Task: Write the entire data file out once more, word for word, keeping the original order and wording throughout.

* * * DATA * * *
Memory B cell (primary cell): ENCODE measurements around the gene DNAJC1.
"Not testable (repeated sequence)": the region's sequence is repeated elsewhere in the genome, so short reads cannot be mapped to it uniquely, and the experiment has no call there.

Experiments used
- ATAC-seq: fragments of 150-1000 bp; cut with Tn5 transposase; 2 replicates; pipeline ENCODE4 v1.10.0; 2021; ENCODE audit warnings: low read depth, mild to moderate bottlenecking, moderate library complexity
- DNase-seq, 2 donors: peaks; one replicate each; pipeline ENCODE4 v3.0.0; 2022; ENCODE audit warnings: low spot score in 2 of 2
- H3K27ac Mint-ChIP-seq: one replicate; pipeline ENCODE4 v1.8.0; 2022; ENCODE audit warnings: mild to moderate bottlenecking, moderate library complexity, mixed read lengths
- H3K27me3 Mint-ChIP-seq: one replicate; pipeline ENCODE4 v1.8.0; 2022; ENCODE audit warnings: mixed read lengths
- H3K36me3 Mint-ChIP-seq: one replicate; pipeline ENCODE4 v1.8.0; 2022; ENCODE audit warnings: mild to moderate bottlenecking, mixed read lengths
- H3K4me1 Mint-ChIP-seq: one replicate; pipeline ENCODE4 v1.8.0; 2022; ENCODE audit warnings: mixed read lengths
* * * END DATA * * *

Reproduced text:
Memory B cell (primary cell): ENCODE measurements around the gene DNAJC1.
"Not testable (repeated sequence)": the region's sequence is repeated elsewhere in the genome, so short reads cannot be mapped to it uniquely, and the experiment has no call there.

Experiments used
- ATAC-seq: fragments of 150-1000 bp; cut with Tn5 transposase; 2 replicates; pipeline ENCODE4 v1.10.0; 2021; ENCODE audit warnings: low read depth, mild to moderate bottlenecking, moderate library complexity
- DNase-seq, 2 donors: peaks; one replicate each; pipeline ENCODE4 v3.0.0; 2022; ENCODE audit warnings: low spot score in 2 of 2
- H3K27ac Mint-ChIP-seq: one replicate; pipeline ENCODE4 v1.8.0; 2022; ENCODE audit warnings: mild to moderate bottlenecking, moderate library complexity, mixed read lengths
- H3K27me3 Mint-ChIP-seq: one replicate; pipeline ENCODE4 v1.8.0; 2022; ENCODE audit warnings: mixed read lengths
- H3K36me3 Mint-ChIP-seq: one replicate; pipeline ENCODE4 v1.8.0; 2022; ENCODE audit warnings: mild to moderate bottlenecking, mixed read lengths
- H3K4me1 Mint-ChIP-seq: one replicate; pipeline ENCODE4 v1.8.0; 2022; ENCODE audit warnings: mixed read lengths